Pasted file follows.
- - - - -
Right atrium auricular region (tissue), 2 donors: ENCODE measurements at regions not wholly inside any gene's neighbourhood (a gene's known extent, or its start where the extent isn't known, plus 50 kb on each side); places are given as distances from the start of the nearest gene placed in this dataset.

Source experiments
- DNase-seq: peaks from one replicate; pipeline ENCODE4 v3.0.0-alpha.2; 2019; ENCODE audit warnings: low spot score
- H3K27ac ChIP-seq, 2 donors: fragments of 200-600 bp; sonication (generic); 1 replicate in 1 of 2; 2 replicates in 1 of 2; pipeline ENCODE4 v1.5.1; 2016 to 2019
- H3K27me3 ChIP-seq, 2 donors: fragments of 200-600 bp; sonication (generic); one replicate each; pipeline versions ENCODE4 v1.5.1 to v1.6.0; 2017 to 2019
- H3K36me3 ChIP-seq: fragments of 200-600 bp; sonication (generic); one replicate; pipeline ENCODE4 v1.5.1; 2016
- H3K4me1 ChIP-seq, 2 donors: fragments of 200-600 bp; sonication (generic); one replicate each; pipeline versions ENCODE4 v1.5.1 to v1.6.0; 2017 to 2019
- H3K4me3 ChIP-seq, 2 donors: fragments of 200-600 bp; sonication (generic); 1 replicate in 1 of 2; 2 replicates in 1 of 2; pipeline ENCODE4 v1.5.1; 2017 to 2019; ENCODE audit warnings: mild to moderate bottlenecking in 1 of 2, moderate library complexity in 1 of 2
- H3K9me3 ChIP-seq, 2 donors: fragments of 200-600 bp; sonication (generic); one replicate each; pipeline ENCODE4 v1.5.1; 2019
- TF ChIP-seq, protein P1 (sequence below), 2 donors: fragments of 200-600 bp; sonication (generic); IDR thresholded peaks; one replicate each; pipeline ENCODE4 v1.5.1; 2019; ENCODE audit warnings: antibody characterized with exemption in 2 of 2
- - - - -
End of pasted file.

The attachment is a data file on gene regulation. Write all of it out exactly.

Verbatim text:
Right atrium auricular region (tissue), 2 donors: ENCODE measurements at regions not wholly inside any gene's neighbourhood (a gene's known extent, or its start where the extent isn't known, plus 50 kb on each side); places are given as distances from the start of the nearest gene placed in this dataset.

Source experiments
- DNase-seq: peaks from one replicate; pipeline ENCODE4 v3.0.0-alpha.2; 2019; ENCODE audit warnings: low spot score
- H3K27ac ChIP-seq, 2 donors: fragments of 200-600 bp; sonication (generic); 1 replicate in 1 of 2; 2 replicates in 1 of 2; pipeline ENCODE4 v1.5.1; 2016 to 2019
- H3K27me3 ChIP-seq, 2 donors: fragments of 200-600 bp; sonication (generic); one replicate each; pipeline versions ENCODE4 v1.5.1 to v1.6.0; 2017 to 2019
- H3K36me3 ChIP-seq: fragments of 200-600 bp; sonication (generic); one replicate; pipeline ENCODE4 v1.5.1; 2016
- H3K4me1 ChIP-seq, 2 donors: fragments of 200-600 bp; sonication (generic); one replicate each; pipeline versions ENCODE4 v1.5.1 to v1.6.0; 2017 to 2019
- H3K4me3 ChIP-seq, 2 donors: fragments of 200-600 bp; sonication (generic); 1 replicate in 1 of 2; 2 replicates in 1 of 2; pipeline ENCODE4 v1.5.1; 2017 to 2019; ENCODE audit warnings: mild to moderate bottlenecking in 1 of 2, moderate library complexity in 1 of 2
- H3K9me3 ChIP-seq, 2 donors: fragments of 200-600 bp; sonication (generic); one replicate each; pipeline ENCODE4 v1.5.1; 2019
- TF ChIP-seq, protein P1 (sequence below), 2 donors: fragments of 200-600 bp; sonication (generic); IDR thresholded peaks; one replicate each; pipeline ENCODE4 v1.5.1; 2019; ENCODE audit warnings: antibody characterized with exemption in 2 of 2